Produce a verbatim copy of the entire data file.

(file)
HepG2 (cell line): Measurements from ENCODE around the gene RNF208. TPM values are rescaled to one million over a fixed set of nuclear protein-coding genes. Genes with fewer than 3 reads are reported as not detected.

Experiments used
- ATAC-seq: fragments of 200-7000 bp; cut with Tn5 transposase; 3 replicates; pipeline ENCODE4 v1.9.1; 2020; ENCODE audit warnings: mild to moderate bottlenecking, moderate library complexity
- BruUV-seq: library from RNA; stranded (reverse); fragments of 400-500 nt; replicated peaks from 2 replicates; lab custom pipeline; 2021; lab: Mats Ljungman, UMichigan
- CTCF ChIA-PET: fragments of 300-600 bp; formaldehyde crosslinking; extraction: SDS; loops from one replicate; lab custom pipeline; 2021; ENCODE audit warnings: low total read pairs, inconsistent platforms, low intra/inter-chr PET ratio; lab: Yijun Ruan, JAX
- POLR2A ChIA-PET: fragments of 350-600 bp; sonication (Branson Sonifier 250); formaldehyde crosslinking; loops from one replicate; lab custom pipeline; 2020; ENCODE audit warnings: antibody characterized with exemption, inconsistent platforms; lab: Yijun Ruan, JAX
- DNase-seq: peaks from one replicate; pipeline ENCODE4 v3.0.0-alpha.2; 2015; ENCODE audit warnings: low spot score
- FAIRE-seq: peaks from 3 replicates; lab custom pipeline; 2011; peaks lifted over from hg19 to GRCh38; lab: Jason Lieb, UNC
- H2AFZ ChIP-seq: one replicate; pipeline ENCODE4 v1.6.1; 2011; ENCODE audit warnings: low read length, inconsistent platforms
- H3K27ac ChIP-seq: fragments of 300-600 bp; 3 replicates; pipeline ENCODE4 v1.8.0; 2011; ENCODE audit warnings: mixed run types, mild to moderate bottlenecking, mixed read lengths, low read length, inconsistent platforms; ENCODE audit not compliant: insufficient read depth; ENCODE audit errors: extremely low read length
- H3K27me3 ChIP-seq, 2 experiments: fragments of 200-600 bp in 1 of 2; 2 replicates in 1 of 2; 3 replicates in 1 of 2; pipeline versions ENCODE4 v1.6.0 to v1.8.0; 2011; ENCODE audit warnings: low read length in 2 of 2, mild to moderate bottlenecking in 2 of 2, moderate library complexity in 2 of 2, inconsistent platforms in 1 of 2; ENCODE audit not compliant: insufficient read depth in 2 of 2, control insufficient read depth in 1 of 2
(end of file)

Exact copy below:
HepG2 (cell line): Measurements from ENCODE around the gene RNF208. TPM values are rescaled to one million over a fixed set of nuclear protein-coding genes. Genes with fewer than 3 reads are reported as not detected.

Experiments used
- ATAC-seq: fragments of 200-7000 bp; cut with Tn5 transposase; 3 replicates; pipeline ENCODE4 v1.9.1; 2020; ENCODE audit warnings: mild to moderate bottlenecking, moderate library complexity
- BruUV-seq: library from RNA; stranded (reverse); fragments of 400-500 nt; replicated peaks from 2 replicates; lab custom pipeline; 2021; lab: Mats Ljungman, UMichigan
- CTCF ChIA-PET: fragments of 300-600 bp; formaldehyde crosslinking; extraction: SDS; loops from one replicate; lab custom pipeline; 2021; ENCODE audit warnings: low total read pairs, inconsistent platforms, low intra/inter-chr PET ratio; lab: Yijun Ruan, JAX
- POLR2A ChIA-PET: fragments of 350-600 bp; sonication (Branson Sonifier 250); formaldehyde crosslinking; loops from one replicate; lab custom pipeline; 2020; ENCODE audit warnings: antibody characterized with exemption, inconsistent platforms; lab: Yijun Ruan, JAX
- DNase-seq: peaks from one replicate; pipeline ENCODE4 v3.0.0-alpha.2; 2015; ENCODE audit warnings: low spot score
- FAIRE-seq: peaks from 3 replicates; lab custom pipeline; 2011; peaks lifted over from hg19 to GRCh38; lab: Jason Lieb, UNC
- H2AFZ ChIP-seq: one replicate; pipeline ENCODE4 v1.6.1; 2011; ENCODE audit warnings: low read length, inconsistent platforms
- H3K27ac ChIP-seq: fragments of 300-600 bp; 3 replicates; pipeline ENCODE4 v1.8.0; 2011; ENCODE audit warnings: mixed run types, mild to moderate bottlenecking, mixed read lengths, low read length, inconsistent platforms; ENCODE audit not compliant: insufficient read depth; ENCODE audit errors: extremely low read length
- H3K27me3 ChIP-seq, 2 experiments: fragments of 200-600 bp in 1 of 2; 2 replicates in 1 of 2; 3 replicates in 1 of 2; pipeline versions ENCODE4 v1.6.0 to v1.8.0; 2011; ENCODE audit warnings: low read length in 2 of 2, mild to moderate bottlenecking in 2 of 2, moderate library complexity in 2 of 2, inconsistent platforms in 1 of 2; ENCODE audit not compliant: insufficient read depth in 2 of 2, control insufficient read depth in 1 of 2